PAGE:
# arbitrary datatype ratio converter

I have following code:

``````template<typename I,typename O> O convertRatio(I input,
I inpMinLevel = std::numeric_limits<I>::min(),
I inpMaxLevel = std::numeric_limits<I>::max(),
O outMinLevel = std::numeric_limits<O>::min(),
O outMaxLevel = std::numeric_limits<O>::max() )
{
double inpRange = abs(double(inpMaxLevel - inpMinLevel));
double outRange = abs(double(outMaxLevel - outMinLevel));
double level    = double(input)/inpRange;
return O(outRange*level);
}
``````

the usage is something like this:

`````` int value = convertRatio<float,int,-1.0f,1.0f>(0.5);
//value is around 1073741823 ( a quarter range of signed int)
``````

the problem is for `I=int` and `O=float` with function default parameter:

`````` float value = convertRatio<int,float>(123456);
``````

the line `double(inpMaxLevel - inpMinLevel)` result is -1.0, and I expect it to be 4294967295 in float.

do you have any idea to do it better? the base idea is just to convert a value from a range to another range with posibility of different data type.

• If I'm not mistaken `numeric_limits<int>::min()` and `numeric_limits<float>::min()` have a rather different meaning: for floating points it is the smallest positive non-zero value. I don't see how you can mix those two and get something meaningful. – UncleBens Aug 2 '10 at 12:49
• yeah, if T is float, then the user should overide the default value – uray Aug 4 '10 at 0:44

Adding to romkyns answer, besides casting all values to doubles before casting to prevent overflows, your code returns wrong results when the lower bounds are distinct than 0, because you don't adjust the values appropiately. The idea is mapping the range [in_min, in_max] to the range [out_min, out_max], so:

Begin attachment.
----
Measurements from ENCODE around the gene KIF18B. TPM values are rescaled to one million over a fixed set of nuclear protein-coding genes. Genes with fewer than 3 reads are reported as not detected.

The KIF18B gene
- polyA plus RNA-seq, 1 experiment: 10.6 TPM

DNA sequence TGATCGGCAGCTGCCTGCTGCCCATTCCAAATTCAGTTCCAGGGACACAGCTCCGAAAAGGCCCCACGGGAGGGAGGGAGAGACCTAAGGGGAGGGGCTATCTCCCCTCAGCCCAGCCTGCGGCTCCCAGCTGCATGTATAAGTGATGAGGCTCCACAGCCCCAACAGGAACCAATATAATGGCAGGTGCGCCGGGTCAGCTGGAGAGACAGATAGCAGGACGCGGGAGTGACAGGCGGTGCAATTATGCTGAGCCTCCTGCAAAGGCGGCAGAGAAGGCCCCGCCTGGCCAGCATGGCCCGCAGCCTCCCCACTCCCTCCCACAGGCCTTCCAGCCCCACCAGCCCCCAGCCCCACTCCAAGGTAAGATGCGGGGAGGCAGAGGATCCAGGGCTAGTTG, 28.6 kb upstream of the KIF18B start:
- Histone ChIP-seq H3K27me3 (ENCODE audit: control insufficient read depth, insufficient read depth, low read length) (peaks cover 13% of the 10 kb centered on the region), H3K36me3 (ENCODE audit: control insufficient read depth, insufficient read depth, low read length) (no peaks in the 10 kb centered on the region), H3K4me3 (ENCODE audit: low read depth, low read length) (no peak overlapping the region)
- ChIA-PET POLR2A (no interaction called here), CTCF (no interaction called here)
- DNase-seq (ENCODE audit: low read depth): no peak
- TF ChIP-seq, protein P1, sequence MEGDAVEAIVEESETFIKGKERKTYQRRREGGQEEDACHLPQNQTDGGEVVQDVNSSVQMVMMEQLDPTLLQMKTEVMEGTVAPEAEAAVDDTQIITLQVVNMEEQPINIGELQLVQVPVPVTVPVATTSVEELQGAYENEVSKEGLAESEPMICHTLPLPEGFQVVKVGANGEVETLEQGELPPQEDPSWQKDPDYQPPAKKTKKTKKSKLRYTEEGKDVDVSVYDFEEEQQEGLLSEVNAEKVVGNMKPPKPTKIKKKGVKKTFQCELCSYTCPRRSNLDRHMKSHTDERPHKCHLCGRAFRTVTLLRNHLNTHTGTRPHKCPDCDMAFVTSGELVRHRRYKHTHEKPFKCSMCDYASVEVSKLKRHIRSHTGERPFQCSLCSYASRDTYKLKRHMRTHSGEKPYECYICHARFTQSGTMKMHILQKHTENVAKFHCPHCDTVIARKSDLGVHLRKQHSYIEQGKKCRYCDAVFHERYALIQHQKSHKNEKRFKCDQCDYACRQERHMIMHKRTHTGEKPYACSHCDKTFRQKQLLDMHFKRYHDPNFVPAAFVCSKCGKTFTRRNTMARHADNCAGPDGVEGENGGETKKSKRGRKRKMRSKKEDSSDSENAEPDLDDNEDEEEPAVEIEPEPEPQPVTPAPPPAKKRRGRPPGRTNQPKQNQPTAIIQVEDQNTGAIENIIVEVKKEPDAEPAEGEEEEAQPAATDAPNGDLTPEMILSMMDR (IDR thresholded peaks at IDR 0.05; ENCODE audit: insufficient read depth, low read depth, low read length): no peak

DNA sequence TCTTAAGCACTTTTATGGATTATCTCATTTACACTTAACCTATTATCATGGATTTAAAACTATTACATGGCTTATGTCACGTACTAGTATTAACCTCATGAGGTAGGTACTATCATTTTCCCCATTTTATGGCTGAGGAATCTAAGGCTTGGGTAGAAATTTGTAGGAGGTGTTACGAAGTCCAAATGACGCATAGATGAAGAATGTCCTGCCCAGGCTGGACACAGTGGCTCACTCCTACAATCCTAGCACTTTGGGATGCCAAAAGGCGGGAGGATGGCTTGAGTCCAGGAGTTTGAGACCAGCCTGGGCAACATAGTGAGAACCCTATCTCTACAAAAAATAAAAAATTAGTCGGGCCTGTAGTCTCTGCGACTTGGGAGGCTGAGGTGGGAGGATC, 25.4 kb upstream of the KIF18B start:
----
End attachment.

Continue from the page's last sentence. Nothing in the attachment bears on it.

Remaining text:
• f(in_min) = out_min
• f(in_max) = out_max

Let x be the value to map. The algorithm is something like:

• Map the range [in_min, in_max] to [0, in_max - in_min]. To do this, substract in_min from x.
• Map the range [0, in_max - in_min] to [0, 1]. To do this, divide x by (in_max - in_min).
• Map the range [0, 1] to [0, out_max - out_min]. To do this, multiply x by (out_max - out_min).
• Map the range [0, out_max - out_min] to [out_min, out_max]. To do this, add out_min to x.

The following implementation in C++ does this (I will forget the default values to make the code clearer:

``````template <class I, class O>
O convertRatio(I x, I in_min, I in_max, O out_min, O out_max) {
const double t = ((double)x - (double)in_min) /
((double)in_max - (double)in_min);
const double res = t * ((double)out_max - (double)out_min) + out_min;
return O(res);
}
``````

Notice that I didn't took the absolute value of the range sizes. This allows reverse mapping. For example, it makes possible to map [-1.0, 1.0] to [3.0, 2.0], giving the following results:

• convertRatio(-1.0, -1.0, 1.0, 3.0, 2.0) = 3.0
• convertRatio(-0.8, -1.0, 1.0, 3.0, 2.0) = 2.9
• convertRatio(0.8, -1.0, 1.0, 3.0, 2.0) = 2.1
• convertRatio(1.0, -1.0, 1.0, 3.0, 2.0) = 2.0

The only condition needed is that in_min != in_max (to prevent division by zero) and out_min != out_max (otherwise, all inputs will be mapped to the same point). To prevent rounding errors, try to not use small ranges.

Try

``````(double) inpMaxLevel - (double) inpMinLevel
``````

instead. What you are doing currently is subtracting max from min while the numbers are still of type int - which necessarily overflows; a signed int is fundamentally incapable of representing the difference between its min and max.

• @uray - on a closer look, the overflow won't occur because, to the best of my knowledge, no other numeric type can overflow a double. As for rounding errors - I'm not sure, sorry. – Roman Starkov Aug 2 '10 at 12:03